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It is awkward; you have to start compiling the file which has no dependencies on any other files in your package structure. It is the one farthest from the main method, which can be difficult to guess.
The class with the main method in will be compiled last. Slightly easier to guess which one.
Its not that bad, if a dependent class is on the source path the javac will find it and compile it. That said, I use Windows mostly and I usually just write a script called compile and call that from the command line, I keep all my class names listed in separate text file:
[ April 19, 2007: Message edited by: Garrett Rowe ]
Some problems are so complex that you have to be highly intelligent and well informed just to be undecided about them. - Laurence J. Peter
Joined: Dec 28, 2004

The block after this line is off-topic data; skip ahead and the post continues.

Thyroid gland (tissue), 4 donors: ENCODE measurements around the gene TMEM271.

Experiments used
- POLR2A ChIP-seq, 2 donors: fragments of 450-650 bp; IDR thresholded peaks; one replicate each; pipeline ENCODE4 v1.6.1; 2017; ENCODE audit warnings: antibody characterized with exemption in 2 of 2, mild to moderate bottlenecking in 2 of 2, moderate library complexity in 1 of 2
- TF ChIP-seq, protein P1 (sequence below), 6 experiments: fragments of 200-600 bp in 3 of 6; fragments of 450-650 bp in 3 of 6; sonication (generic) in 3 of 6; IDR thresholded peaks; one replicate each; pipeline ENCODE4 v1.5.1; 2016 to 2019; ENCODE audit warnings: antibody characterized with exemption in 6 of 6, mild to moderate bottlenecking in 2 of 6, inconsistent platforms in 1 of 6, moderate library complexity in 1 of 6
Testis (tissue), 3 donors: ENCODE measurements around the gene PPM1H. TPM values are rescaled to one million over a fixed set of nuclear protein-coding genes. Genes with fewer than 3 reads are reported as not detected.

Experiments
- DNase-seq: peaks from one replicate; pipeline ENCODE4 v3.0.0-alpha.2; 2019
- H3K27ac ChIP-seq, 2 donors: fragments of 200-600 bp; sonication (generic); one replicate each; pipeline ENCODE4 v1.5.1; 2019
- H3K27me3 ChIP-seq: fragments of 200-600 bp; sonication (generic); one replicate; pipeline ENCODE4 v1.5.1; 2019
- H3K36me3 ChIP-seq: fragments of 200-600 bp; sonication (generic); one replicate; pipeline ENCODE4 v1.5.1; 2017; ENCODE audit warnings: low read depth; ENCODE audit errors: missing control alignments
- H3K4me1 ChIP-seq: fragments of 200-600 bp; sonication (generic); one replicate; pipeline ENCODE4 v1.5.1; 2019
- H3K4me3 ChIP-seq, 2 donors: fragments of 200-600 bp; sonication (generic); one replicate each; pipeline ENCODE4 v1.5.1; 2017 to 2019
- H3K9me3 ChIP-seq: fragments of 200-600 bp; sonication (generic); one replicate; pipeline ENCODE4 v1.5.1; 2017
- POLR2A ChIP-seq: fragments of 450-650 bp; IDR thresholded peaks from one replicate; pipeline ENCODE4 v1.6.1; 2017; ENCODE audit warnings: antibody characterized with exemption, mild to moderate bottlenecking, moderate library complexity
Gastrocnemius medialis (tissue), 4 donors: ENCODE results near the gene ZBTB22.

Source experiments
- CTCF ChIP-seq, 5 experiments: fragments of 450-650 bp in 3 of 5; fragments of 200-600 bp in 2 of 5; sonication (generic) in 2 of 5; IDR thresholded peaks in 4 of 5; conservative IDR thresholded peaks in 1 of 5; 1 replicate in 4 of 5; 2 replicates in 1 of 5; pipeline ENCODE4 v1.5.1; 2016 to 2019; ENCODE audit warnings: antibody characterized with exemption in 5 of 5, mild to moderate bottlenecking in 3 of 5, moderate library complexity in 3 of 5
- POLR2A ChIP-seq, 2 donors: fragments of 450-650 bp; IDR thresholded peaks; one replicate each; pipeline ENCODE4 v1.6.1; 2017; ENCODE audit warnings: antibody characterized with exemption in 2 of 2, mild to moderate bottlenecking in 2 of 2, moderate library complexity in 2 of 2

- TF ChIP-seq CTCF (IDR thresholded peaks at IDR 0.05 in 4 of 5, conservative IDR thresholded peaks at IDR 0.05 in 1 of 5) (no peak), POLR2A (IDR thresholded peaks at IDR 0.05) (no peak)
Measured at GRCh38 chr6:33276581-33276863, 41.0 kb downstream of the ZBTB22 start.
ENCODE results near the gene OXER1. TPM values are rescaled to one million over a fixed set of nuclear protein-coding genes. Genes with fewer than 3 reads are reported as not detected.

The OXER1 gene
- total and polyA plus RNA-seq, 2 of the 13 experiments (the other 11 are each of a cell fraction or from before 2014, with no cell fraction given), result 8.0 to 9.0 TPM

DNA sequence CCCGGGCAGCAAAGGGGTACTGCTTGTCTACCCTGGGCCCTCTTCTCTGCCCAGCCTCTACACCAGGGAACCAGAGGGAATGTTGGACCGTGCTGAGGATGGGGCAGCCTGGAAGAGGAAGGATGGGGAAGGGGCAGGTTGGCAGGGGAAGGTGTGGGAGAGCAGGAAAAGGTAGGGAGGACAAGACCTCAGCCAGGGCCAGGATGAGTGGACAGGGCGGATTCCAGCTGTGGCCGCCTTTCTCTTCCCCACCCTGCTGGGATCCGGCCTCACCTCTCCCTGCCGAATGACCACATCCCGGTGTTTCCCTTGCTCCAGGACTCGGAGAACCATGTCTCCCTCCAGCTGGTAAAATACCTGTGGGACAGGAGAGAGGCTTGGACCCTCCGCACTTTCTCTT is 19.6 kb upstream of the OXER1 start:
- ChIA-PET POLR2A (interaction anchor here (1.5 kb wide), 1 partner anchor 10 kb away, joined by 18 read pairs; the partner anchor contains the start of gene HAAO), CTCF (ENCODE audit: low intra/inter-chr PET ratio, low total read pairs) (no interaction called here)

Its not that bad, if a dependent class is on the source path the javac will find it and compile it.
If you have any knowledge regarding how come this works please let me know i am very much curious to know about this.
You can otherwise set the CLASSPATH to the correct directory i.e.
probably your files in source are in good package structure.
How this works? Here it is
when you set the classpath to src, the javac or java uses them to find other classes. For this situation your file in pack2 will have the package statement as
when this statement is encountered it checks whether a folder named "com" exists or not. for this it checks all the paths set in the classpath variable. since our classpath is set, it find com and it finds samples etc.
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